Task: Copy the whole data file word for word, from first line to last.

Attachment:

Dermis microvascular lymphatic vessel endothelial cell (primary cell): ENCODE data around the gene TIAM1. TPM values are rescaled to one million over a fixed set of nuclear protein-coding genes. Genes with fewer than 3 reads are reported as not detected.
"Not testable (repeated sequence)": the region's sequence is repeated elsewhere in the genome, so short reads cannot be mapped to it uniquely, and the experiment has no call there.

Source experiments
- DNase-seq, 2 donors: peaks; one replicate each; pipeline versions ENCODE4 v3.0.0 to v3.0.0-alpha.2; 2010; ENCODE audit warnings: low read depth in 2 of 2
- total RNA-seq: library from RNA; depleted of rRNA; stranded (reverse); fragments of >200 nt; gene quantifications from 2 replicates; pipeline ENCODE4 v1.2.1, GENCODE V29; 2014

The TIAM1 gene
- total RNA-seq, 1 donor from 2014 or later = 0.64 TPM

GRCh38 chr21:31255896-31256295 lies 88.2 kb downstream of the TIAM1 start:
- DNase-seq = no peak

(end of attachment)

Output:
Dermis microvascular lymphatic vessel endothelial cell (primary cell): ENCODE data around the gene TIAM1. TPM values are rescaled to one million over a fixed set of nuclear protein-coding genes. Genes with fewer than 3 reads are reported as not detected.
"Not testable (repeated sequence)": the region's sequence is repeated elsewhere in the genome, so short reads cannot be mapped to it uniquely, and the experiment has no call there.

Source experiments
- DNase-seq, 2 donors: peaks; one replicate each; pipeline versions ENCODE4 v3.0.0 to v3.0.0-alpha.2; 2010; ENCODE audit warnings: low read depth in 2 of 2
- total RNA-seq: library from RNA; depleted of rRNA; stranded (reverse); fragments of >200 nt; gene quantifications from 2 replicates; pipeline ENCODE4 v1.2.1, GENCODE V29; 2014

The TIAM1 gene
- total RNA-seq, 1 donor from 2014 or later = 0.64 TPM

GRCh38 chr21:31255896-31256295 lies 88.2 kb downstream of the TIAM1 start:
- DNase-seq = no peak